High Flow Nasal Cannula (HFNC) to prevent intubation in COVID patients with respiratory failure?

High Flow Nasal Cannula (HFNC), (set at lowest flow to maintain adequate oxygen starutation), while thought to aerosolize virus particles, are being used in the US in patients with COVID-19 who cannot maintain oxygen saturations ≥90% with a NRB, and are included as weak recommendations in the WHO guidelines as well as the Surviving Sepsis Guidelines (our quick summary of surviving sepsis guidelines).

Here are some ideas on how to use High Flow Nasal Cannula (i.e. optiflow, airvo, etc) safely, that we’d like community feedback on:

What about  using a NRB mask over HFNC AND putting suction on the port you would normally put the 02 tubing? Any virus suctioned out will get trapped in suction bag for disposal.

What about combining a BiPAP Mask, feeding the HFNC through the 02 entry and  then adapting the suction from an ordinary vacuum with a HEPA filter to the exhalation port?

For more on innovative ideas for provider safety: Stanford Medicine Anesthesia Informatics & Media Lab https://m.box.com/shared_item/https%3A%2F%2Fstanfordmedicine.box.com%2Fv%2Fcovid19-PPE-1-1

VE grip with aggressive jaw thrust for BVM

We know that BVM can aerosolize virus particles, especially when bagging (which is generally not recommended in the COVID era), however BVM (as reviewed in Episode 140 COVID Part 4 Protected Intubation) is recommended as an option for pre-oxygenation and re-oxygenation after a failed first attempt. A key aspect of the technique to minimize the chances of aerosolization is the type of grip. The “CE” grip is the one handed grip which is not recommended and the “VE” 2-handed grip (with aggressive jaw thrust and the thenar eminences almost touching) is recommended (see image). Note that the majority of the force should up from the fingers directly up towards the provider (as apposed to pushing down with the thumbs)

VE grip BVM

Left: “CE” one handed grip not recommended. Right” 2 handed “VE” grip with thenar eminences almost touching is recommended for BVM in the protected RSI

Convalescent Plasma for critically ill patients with COVID-19?

In a tiny uncontrolled study in JAMA of only 5 critically ill vented patients with COVID-19 they transfused 400mL of ABO compatible plasma from patients who recovered from COVID-19 and found that at 12-14 days, they had lower SOFA scores, increased PaO2/FiO2 ratio, 3 out of 5 patients were extubated and 4 out 5 patients’ ARDS resolved. Certainly not ready for prime time and further study is needed, but keep your eyes open for further developments.  Thanks to FOAMcast for the heads up on this one.

False negative rate of nasopharyngeal swabs

We still have zero reliable information on false-negative rate of nasopharyngeal swabs.  We will know once we pair it with serological testing, or have some other comparator.  As the prevalence and incidence of disease rises, the negative predictive value of a negative test will decline, so we will be jumping to just treating everyone as COVID+, test + or not.

Best predictors of survival in patients with COVID-19

We are learning increasingly that Case Fatality Rate is impossible to pinpoint, but as the disease rolls through the world, the best predictors of survival are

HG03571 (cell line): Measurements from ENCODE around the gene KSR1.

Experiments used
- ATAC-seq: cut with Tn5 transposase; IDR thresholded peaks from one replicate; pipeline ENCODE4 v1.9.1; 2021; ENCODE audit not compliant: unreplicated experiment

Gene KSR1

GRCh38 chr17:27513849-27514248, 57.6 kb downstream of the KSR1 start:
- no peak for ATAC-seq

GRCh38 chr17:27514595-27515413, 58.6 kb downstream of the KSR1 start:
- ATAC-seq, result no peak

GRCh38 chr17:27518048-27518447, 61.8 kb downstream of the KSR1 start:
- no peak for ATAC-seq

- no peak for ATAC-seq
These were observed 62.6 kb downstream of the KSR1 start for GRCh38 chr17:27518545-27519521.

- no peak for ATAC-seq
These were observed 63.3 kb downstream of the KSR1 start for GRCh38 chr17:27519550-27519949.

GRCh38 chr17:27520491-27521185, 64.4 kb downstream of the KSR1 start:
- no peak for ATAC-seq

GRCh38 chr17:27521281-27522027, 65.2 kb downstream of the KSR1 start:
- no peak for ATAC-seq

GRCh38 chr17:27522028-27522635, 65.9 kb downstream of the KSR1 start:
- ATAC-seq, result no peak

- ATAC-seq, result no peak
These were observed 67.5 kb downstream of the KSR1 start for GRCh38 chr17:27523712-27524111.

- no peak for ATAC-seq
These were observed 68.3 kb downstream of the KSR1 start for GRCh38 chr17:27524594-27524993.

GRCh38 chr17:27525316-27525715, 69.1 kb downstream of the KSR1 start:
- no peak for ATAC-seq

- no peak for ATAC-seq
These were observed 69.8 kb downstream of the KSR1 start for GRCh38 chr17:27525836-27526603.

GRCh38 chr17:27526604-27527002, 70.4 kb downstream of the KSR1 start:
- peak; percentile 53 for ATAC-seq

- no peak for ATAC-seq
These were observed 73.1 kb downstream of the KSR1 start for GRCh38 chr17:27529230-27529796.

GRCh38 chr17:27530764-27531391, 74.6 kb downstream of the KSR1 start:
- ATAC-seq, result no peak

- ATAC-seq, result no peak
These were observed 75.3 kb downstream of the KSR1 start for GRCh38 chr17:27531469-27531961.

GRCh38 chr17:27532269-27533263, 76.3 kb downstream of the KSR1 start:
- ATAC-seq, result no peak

a) comorbidity
b) age
c) if your healthcare system is overwhelmed or not

Shorter shifts…or at least breaks?

Health care workers can and will catch SARS Co V2 in the community, but the risk is always greater where the viral load  is higher and duration of exposure is longer (on shift).
The Chinese Manual on COVID 19 Prevention and Treatment has many levels of HCW protection, including 4 hour shifts for people working in dedicated COVID 19 areas.
They have the manpower to do this. Many EDs don’t, but perhaps we could up-staff and schedule shift breaks?

Suggested algorithm for triaging patients in the COVID era

From CAEP ED flow in the era of COVID-19
First triage into stay or go
Second triage into respiratory or not
  •  First and second triage are decision points (not separate areas or people); define criteria for discharge ahead of time
Scaleable dirty and clean zones
  • Clean area must be able to accommodate all levels of care (monitors, lab, procedures), and patients should all be masked
Defined triggers to scale up and down
Care protocols (delegated tasks)

Are young people COVID-19 at risk for severe morbidity/mortality?

CDC data suggests that patients 20-44 years of age are not as immune to significant disease as previously reported and have up to a 20% hospitalization rate and comprise 12% ICU admissions. While mortality increases with age, among adults aged 20–64 years mortality is as high as 20% of hospital admission.  However, children aged < 19 years generally have a good prognosis. 

Coronavirus disease 2019 (COVID-19) hospitalizations,* intensive care unit (ICU) admissions, and deaths,§ by age group — United States, February 12– March 16, 2020

The figure is a bar chart showing the number of coronavirus disease 2019 (COVID-19) hospitalizations, intensive care unit admissions, and deaths, by age group, in the United States during February 12– March 16, 2020.

End of life care for COVID-19 patients

Infographic from EM Ottawa Blog

Original article from CJEM https://caep.ca/wp-content/uploads/2020/03/EOL-in-COVID19-v5.pdf

End of life care COVID

Contributors to this COVID update: Daniel Kollek, Laurie Mazurik, Andrew Morris, Anton Helman
This blog post is based on Level C evidence – consensus and expert opinion. Examples of protocols, checklists and algorithms are for educational purposes and require modification for your particular needs as well as approval by your hospital before use in clinical practice.